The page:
Ryan on Trump's claims: 'No such wiretap existed'

Speaker Paul RyanPaul Davis RyanDemocrats hit Scalia over LGBTQ rights Three-way clash set to dominate Democratic debate Krystal Ball touts Sanders odds in Texas MORE (R-Wis.) on Thursday pushed back on President Trump’s accusation that the Obama administration wiretapped Trump Tower during the 2016 presidential campaign, saying "no such wiretap existed."

"The intelligence committees, in their continuing, widening, ongoing investigations of all things Russia, got to the bottom — at least so far with respect to our intelligence community — that no such wiretap existed," Ryan said during a news conference.

"We've seen no evidence of that," he added when pressed about Trump's claim.

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Ryan echoed comments Wednesday from House Intelligence Committee Chairman Devin Nunes (R-Calif.), who said of Trump's wiretap accusation, "We don't have any evidence that that took place."

Shortly after Ryan's comments, Sen. Richard BurrRichard Mauze BurrLawmakers applaud Trump's ban on flavored e-cigarettes Trump to hold campaign rally in North Carolina day before special House election Hoekstra emerges as favorite for top intelligence post MORE (R-N.C.), the chairman of the Senate Intelligence Committee, released a statement with the panel's top Democrat, Sen. Mark WarnerMark Robert WarnerOvernight Defense: Trump hits Iranian central bank with sanctions | Trump meeting with Ukrainian leader at UN | Trump touts relationship with North Korea's Kim as 'best thing' for US Hillicon Valley: Zuckerberg courts critics on Capitol Hill | Amazon makes climate pledge | Senate panel approves 0M for state election security Zuckerberg woos Washington critics during visit MORE (Va.), dismissing Trump's wiretapping claims.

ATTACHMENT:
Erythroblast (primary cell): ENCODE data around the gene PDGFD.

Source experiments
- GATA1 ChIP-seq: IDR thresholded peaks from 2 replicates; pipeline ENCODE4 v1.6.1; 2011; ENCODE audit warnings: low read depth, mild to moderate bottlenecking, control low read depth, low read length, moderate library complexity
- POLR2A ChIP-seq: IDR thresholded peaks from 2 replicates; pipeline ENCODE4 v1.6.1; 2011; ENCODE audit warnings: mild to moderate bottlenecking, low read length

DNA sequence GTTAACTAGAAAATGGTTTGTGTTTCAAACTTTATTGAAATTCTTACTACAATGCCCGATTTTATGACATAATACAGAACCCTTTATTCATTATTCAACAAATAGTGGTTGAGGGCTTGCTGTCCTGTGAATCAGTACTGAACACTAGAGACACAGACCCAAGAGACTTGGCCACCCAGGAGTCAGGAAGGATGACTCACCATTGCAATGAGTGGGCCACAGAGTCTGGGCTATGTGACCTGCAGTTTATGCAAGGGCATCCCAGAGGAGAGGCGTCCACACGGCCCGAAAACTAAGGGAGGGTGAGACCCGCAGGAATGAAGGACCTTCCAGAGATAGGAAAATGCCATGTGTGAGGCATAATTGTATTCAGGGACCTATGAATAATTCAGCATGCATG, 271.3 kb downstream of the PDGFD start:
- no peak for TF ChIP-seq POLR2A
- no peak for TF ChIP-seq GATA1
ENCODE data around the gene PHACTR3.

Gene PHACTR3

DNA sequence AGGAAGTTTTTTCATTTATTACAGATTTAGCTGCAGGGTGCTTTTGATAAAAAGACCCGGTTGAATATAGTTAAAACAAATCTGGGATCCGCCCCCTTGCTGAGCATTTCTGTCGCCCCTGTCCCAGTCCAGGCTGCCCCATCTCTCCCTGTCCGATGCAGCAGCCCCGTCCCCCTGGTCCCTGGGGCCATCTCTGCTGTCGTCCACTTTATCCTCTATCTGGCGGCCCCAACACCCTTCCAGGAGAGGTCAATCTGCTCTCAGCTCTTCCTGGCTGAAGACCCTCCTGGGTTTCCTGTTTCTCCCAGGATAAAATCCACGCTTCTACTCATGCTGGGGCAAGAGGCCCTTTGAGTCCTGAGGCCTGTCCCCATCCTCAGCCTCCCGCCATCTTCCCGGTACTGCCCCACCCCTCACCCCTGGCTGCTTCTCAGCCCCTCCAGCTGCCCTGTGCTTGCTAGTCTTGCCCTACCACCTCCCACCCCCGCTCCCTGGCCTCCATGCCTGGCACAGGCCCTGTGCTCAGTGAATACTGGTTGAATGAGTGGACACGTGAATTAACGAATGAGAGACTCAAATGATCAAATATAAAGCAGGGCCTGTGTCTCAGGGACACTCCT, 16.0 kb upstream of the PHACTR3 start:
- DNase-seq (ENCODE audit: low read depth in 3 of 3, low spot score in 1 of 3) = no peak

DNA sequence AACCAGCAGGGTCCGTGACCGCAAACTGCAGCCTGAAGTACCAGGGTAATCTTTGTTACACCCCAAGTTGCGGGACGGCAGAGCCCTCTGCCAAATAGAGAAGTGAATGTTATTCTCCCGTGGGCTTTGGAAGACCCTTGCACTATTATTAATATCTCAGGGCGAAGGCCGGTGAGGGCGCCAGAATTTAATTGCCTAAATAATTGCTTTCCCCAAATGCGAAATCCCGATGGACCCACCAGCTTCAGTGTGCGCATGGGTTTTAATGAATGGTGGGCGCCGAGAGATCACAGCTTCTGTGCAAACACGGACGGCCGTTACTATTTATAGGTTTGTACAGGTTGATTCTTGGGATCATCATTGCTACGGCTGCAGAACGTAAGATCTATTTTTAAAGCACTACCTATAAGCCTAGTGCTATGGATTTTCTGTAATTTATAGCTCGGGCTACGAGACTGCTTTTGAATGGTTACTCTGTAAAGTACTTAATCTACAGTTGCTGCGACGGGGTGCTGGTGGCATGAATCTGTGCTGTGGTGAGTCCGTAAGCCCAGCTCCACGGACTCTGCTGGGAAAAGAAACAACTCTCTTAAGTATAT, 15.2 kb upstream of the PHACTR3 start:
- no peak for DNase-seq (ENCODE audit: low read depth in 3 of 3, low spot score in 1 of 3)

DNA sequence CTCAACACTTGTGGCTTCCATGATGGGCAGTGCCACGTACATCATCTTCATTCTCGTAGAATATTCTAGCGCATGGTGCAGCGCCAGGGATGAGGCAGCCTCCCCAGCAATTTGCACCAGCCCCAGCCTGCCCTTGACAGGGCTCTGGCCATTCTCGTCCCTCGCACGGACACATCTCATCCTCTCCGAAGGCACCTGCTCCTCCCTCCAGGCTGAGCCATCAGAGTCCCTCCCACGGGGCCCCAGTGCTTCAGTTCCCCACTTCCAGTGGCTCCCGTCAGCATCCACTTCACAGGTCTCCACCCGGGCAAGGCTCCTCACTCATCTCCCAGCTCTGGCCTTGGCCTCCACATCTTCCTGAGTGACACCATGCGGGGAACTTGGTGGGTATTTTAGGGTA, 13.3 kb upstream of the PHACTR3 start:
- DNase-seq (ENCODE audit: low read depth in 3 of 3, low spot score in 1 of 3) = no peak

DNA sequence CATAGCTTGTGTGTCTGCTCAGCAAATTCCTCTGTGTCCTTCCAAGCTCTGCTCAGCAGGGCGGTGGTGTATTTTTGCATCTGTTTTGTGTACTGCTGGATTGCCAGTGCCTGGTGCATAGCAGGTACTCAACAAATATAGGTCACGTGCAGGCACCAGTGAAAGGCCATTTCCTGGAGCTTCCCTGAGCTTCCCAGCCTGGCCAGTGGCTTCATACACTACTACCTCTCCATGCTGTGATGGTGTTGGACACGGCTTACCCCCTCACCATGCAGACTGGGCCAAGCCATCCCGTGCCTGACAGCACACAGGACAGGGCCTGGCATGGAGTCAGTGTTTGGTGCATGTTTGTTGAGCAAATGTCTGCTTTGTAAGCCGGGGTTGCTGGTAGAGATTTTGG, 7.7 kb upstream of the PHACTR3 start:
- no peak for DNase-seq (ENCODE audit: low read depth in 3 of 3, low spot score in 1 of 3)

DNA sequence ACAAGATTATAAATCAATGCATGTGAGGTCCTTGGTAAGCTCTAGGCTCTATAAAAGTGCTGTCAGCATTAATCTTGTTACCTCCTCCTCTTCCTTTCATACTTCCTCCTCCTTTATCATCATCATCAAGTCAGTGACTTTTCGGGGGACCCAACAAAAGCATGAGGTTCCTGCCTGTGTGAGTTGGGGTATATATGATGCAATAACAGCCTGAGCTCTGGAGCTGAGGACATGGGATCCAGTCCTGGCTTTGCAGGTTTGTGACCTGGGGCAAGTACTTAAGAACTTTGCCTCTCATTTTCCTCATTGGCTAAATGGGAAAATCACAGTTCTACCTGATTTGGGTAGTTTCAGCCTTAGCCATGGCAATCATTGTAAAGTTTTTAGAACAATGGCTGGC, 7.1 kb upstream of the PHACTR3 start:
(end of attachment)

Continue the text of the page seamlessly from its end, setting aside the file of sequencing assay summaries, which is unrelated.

“Based on the information available to us, we see no indications that Trump Tower was the subject of surveillance by any element of the United States government either before or after Election Day 2016," they stated.

Top Republicans have denied the allegations as White House officials have modified their rhetoric on wiretapping claims the president initially made in a series of tweets earlier this month.

"When I say wiretapping, those words were in quotes … because wiretapping is pretty old-fashioned stuff — but that really covers surveillance and many other things," Trump told Fox News host Tucker Carlson on Wednesday. 

“And nobody ever talks about the fact that it was in quotes, but that's a very important thing,” he added.

White House press secretary Sean Spicer suggested last week that Trump would not withdraw his comments.

Nunes is among four top House and Senate intelligence committee lawmakers investigating whether Russia interfered in the 2016 U.S. election to say they have seen no evidence yet to support Trump’s accusation.

The House Intelligence Committee has asked the Justice Department to release evidence of a wiretap by Monday.